Supply and demand is a bitch

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I have some lessons from ONA 08 over at BeatBlogging.Org (version 2.0 nonetheless), and I wanted to highlight the supply and demand part of the post:

  • This is an issue facing journalism on the Web and not just beat bloggers. Right now, there is simply more supply of written content than there is of demand for it from advertisers. This means low CPMs for written content. It also means that text-only beat bloggers need to get a lot of page views to make a decent amount of revenue.
  • On the other hand, there isn’t enough supply of video content on the Web to meet advertisers demands. Advertisers love video ads and pre-roll. They want to stick it on your content, but are having trouble finding enough content.
  • I’m not suggesting that everyone jump to doing video, but diversifying content can help boost revenue. This could be a once-a-week podcast or vodcast with a few ads in it. It could mean shooting some video for your beat blog. But realize that video content can get a much higher ad rate than printed content can.

News organizations need to diversify their content. This means more audio, more video, more multimedia and — yes — less written content. Now, none of this matters if our multimedia content has terrible SEO and exist within ghettos.

CNN.com understands how to get people to watch lots of video. CNN.com automatically plays a new, related clip after a clip is finished. Users can build custom playlists and watch hours of video — and ads.

Most news organizations, however, allow video and other multimedia content to exist within arbitrary ghettos where that content is not connected to similar content. When a clip ends, the content stops. Related content is not linked together.

And the biggest crime of all: A lot of multimedia content on news Web sites is not properly indexed and searchable. That my friends is one of the worst ideas ever. Search is the key to content distribution.

News organizations need to address this supply and demand issue. Trust me, redundant, non-local news is not in demand. And it’s probably not that in demand by users either.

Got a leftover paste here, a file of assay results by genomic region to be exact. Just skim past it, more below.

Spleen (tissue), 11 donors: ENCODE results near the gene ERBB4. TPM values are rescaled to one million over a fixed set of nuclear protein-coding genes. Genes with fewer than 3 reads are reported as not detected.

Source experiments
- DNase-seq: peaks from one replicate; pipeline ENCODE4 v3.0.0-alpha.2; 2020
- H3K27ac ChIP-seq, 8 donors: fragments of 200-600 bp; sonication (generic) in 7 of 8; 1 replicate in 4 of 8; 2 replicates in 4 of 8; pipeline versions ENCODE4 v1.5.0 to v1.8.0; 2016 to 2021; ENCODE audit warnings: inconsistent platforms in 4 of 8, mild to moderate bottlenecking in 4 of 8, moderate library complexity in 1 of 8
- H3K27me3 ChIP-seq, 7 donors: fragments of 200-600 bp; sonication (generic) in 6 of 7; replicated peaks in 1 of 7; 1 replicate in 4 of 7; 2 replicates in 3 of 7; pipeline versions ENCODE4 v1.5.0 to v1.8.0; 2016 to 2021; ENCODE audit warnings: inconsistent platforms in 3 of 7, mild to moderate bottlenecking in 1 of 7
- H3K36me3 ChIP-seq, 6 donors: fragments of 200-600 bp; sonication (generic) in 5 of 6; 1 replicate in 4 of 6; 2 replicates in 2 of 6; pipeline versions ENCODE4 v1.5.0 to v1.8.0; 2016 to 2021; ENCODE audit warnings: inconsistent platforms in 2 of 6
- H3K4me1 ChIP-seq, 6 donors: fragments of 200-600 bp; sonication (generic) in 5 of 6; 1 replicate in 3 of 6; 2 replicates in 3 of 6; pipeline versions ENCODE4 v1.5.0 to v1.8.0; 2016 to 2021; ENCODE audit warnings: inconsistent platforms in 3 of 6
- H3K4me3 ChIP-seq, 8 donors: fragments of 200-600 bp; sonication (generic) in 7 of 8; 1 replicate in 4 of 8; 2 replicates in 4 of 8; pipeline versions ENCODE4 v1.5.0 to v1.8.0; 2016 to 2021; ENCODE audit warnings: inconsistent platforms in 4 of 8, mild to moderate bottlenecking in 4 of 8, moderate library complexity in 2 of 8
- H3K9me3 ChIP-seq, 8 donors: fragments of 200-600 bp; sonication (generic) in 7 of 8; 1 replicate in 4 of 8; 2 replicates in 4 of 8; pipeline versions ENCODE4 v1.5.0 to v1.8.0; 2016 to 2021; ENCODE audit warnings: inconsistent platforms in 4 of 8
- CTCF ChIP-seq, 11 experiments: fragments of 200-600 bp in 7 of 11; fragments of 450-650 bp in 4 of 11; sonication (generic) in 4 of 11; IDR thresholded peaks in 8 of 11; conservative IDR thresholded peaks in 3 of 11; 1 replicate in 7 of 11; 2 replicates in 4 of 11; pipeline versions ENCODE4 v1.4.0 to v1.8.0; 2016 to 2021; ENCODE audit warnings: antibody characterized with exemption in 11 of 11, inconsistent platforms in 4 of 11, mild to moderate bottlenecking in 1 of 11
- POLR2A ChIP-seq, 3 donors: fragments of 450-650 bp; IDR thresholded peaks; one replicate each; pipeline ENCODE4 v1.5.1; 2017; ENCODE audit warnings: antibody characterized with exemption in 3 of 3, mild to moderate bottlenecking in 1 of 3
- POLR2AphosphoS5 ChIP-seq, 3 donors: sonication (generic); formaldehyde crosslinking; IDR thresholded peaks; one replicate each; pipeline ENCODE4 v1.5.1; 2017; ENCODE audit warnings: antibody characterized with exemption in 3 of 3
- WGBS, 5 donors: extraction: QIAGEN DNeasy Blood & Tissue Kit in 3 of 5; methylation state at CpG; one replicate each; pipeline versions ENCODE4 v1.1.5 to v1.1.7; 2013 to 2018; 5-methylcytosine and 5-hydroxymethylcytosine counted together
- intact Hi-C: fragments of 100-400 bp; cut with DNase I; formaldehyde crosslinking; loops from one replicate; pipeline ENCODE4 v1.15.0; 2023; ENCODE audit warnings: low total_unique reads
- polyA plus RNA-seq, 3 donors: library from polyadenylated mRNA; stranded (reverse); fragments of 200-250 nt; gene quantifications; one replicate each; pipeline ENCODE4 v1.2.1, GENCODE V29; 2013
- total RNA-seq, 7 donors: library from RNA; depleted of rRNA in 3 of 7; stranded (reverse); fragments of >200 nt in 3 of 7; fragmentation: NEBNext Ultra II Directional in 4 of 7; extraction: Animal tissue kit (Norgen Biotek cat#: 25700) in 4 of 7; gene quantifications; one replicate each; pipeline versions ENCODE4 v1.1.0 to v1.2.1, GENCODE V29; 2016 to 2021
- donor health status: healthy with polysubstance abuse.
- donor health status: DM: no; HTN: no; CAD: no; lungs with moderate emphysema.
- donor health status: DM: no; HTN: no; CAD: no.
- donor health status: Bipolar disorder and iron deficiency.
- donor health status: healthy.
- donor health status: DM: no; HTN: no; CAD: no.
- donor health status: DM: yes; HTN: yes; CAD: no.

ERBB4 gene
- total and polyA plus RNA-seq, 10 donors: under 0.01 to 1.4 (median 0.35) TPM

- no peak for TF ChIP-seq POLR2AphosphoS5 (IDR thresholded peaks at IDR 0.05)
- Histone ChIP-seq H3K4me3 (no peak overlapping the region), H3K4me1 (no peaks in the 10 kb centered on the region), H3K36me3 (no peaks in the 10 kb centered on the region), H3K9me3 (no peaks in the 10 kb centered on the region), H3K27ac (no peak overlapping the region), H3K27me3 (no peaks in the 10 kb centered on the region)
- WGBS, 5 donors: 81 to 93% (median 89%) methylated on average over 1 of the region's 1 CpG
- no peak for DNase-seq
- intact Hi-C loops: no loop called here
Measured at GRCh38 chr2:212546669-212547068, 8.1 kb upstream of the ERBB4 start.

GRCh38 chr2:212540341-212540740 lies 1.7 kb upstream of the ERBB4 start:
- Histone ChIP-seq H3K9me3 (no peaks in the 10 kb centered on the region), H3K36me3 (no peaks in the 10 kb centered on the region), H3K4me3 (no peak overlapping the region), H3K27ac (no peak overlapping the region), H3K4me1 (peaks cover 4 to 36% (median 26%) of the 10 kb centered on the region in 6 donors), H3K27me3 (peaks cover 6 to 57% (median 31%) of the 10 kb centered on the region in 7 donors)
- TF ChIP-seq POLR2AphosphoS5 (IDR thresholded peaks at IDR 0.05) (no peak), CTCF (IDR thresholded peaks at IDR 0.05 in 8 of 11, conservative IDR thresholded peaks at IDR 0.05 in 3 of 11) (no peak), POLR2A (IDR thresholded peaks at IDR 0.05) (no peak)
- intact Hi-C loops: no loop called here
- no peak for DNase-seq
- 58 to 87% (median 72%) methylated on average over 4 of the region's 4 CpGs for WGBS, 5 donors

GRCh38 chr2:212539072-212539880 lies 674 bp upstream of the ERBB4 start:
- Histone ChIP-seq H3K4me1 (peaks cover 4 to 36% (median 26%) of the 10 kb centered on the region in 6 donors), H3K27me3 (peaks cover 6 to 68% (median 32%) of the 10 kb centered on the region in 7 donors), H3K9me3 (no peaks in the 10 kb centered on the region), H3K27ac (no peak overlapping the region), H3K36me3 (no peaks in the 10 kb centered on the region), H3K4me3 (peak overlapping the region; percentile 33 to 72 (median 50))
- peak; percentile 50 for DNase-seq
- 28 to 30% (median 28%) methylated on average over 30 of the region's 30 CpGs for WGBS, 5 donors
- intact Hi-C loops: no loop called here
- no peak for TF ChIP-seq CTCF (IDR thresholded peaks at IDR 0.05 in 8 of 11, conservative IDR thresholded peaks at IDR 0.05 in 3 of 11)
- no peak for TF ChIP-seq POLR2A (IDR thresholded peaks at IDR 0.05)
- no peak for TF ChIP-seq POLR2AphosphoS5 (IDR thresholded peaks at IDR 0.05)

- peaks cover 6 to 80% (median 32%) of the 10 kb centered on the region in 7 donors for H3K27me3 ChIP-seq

• http://www.globaljournalism.org Patrick Yen

    Pat, thank you for advocating multimedia!
    Yes yes yes, multimedia IS the way to go!

  • Ashir

    Multimedia is a necessity for sure, but to imply that simply diversifying content presentation will lead to more page views underscores a huge problem itself: news organizations, editors and writers do not work hard enough to understand the basics of good Web site design and, more importantly, do not engage in discussions of STRATEGY. You think CNN knows how to make you watch video? Not really. I’m sure if you saw their metrics (another thing editors and news organizations take a limited view on) you would see a huge drop off after users took a look at the first, intended video. To be sure, making sure your multimedia is SEO and searchable is key, but your site should be as well (which you alluded to with the ‘no ghetto’ comment). More than that, how about creating specialized content on Web sites that target specific user segments and presenting that in multiple formats that combine to create a holistic perspective. Making users dependent on multiple components increases ENGAGEMENT and will drive page views provided your site is authentic and well thought out. There is no single shot solution to making news organizations (as content providers) as viable as they were.

  • http://astillero.org Carlos Alonso

    On the other hand, there’s more people advertising in text than in video.

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